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Operationalizing Kubernetes

Organizations have now seen the value of building microservices. They deliver applications as discrete functional parts, each of which can be delivered as a container or service and managed separately. But for every application, there are more parts to manage than ever before, especially at scale, and that’s where many turn to an orchestrator or a Kubernetes framework for help. While Kubernetes is one of the most popular container orchestration projects on GitHub, many organizations are still intimidated by its complexity.

Kubernetes solves many problems by providing an extensible, declarative platform that automates containers’ management for high availability, resiliency, and scale. But Kubernetes is a big, complex, fast-moving, and sometimes confusing platform that requires users to develop new skills, organizations to invest in building a new team to manage Kubernetes, platform teams to create a framework/interface for their developers on top of Kubernetes, and more. Often, this leads to slow adoption, increased costs, and a long list of frustrations.

As these Enterprises start adopting Kubernetes, one key ask for their DevOps and Platform Engineering teams is to “operationalize” Kubernetes. While powerful, Kubernetes is a platform that, at scale, can easily blur the lines between developers and operations teams, can introduce challenges around security and controls, can quickly scale to the state of containers and services sprawl, can lead to unnecessary resource consumption, can drive developer experience and speed down, and more. Overcoming these challenges and getting your organization to a state where they are comfortable with Kubernetes and where your software development and delivery teams can scale is not easy.

As we build Shipa, we talk to many organizations going through that “operationalization” process. As our roadmap is heavily driven by user input and use-cases, we wanted to share some of the common issues faced and the options on how we see users leveraging Shipa to overcome them to ultimately “Operationalize Kubernetes”:

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1. Building and automating compliance

It can be a tremendous job to ensure that a cluster’s desired configuration is set and maintained, especially when you provide Kubernetes as the interface for your developers to deploy and manage their applications directly.

In addition, enforcing compliance across networking, resource utilization, permissions for multiple teams, utilization of external services, security scans, and more can be overwhelming because these components are, many times, completely independent from one another and managed by different teams. Trying to build an automated compliance model on top of all this ends up being a daunting task for the DevOps or Platform Engineering team. It only leads to more time spent on building something that is not core to the business.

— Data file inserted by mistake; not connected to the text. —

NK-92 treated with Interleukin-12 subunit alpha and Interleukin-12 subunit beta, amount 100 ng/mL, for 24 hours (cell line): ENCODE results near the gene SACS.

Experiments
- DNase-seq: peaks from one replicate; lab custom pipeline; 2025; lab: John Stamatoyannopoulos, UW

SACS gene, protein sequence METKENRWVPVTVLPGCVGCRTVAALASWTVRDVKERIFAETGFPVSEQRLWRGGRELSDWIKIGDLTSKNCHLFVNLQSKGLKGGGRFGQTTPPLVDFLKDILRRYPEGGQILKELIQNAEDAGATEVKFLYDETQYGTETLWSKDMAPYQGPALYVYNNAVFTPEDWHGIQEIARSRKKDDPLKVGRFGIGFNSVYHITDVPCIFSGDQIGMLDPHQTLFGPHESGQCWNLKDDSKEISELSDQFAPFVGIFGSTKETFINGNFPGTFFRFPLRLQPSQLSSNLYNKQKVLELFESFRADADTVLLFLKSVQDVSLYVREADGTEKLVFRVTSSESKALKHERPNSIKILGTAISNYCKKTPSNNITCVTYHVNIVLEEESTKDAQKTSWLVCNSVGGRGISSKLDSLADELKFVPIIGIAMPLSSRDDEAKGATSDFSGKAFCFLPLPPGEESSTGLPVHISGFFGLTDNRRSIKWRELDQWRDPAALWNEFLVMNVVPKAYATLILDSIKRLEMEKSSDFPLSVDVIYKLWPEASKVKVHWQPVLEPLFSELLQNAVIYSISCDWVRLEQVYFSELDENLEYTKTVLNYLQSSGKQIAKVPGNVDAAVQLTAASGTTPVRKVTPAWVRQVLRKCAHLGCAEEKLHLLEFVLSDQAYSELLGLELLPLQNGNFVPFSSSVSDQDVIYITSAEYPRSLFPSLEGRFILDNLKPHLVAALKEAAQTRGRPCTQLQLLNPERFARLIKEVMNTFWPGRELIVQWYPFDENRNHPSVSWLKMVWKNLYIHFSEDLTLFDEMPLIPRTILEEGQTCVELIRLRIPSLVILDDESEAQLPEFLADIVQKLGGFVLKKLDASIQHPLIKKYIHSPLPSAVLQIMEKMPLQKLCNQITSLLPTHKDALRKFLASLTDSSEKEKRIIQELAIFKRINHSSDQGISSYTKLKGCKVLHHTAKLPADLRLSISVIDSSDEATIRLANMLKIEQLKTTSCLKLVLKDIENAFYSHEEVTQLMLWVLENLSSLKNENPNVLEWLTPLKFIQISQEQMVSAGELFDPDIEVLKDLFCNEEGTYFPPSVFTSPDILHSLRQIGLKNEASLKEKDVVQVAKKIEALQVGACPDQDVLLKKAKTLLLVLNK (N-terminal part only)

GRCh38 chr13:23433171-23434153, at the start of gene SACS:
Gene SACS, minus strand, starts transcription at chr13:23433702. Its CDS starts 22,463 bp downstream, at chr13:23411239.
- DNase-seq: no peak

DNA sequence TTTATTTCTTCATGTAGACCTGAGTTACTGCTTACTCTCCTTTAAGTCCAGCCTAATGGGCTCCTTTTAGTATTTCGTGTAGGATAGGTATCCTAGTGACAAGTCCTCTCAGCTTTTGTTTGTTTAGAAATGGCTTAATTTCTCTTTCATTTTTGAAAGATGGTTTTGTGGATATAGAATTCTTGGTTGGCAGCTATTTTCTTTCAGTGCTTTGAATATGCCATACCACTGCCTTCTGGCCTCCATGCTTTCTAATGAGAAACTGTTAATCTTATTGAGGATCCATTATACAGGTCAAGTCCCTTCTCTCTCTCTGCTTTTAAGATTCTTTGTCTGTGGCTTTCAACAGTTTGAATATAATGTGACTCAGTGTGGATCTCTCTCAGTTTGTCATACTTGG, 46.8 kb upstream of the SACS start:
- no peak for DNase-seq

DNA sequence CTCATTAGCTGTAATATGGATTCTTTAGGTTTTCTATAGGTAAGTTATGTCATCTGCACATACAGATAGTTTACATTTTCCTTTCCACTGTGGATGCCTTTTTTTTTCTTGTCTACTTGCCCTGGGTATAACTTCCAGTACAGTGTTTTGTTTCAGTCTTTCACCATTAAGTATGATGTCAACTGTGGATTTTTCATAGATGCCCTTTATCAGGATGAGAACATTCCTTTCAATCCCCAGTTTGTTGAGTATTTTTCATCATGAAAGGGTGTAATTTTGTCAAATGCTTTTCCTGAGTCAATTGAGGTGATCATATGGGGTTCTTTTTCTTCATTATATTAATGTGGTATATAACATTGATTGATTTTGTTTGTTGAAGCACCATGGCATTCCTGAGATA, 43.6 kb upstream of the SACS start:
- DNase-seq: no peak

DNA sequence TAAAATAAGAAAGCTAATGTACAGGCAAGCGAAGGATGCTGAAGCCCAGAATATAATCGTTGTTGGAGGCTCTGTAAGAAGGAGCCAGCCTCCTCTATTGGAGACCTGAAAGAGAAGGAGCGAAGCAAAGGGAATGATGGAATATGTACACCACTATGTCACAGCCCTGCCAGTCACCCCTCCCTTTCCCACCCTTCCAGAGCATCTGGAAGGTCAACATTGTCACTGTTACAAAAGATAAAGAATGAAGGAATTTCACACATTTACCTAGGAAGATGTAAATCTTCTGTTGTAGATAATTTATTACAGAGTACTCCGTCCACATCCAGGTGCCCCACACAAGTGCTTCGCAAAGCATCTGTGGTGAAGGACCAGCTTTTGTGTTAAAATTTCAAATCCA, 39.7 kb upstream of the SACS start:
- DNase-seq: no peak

Kubernetes Framework: To tackle that problem, we designed Shipa to leverage what we call Frameworks. The DevOps and Platform Engineering teams can use frameworks to build and automate compliance around the items below:

Kubernetes Framework

The focus for the team is now building the compliance framework that should be applied automatically to applications and services deployed using it rather than building a myriad of custom scripts, Helm charts, and Kustomize, hiring more people to build and manage it, and so on.

Through the framework, the team is now focused on what should be enforced at the application or service level and, as the framework can be bound to any Kubernetes cluster, the team can finally focus on the business requirements rather than building policies for the local cluster, Rego policy files, and more, which can drastically change if you decide to move to different cluster provider, cluster version, policy enforcement model, and others.

With the frameworks created, you can then attach these frameworks to different clusters:

Shipa for Kubernetes - Kubernetes Framework

You can create multiple frameworks per cluster, and each framework can have a completely different configuration, so you can tackle use-cases such as Dev, QA, and Prod environments, different projects, and more where each may require a different level of RBAC, Network policy, and other compliance requirements.

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2. Managing workload configuration deployed on the cluster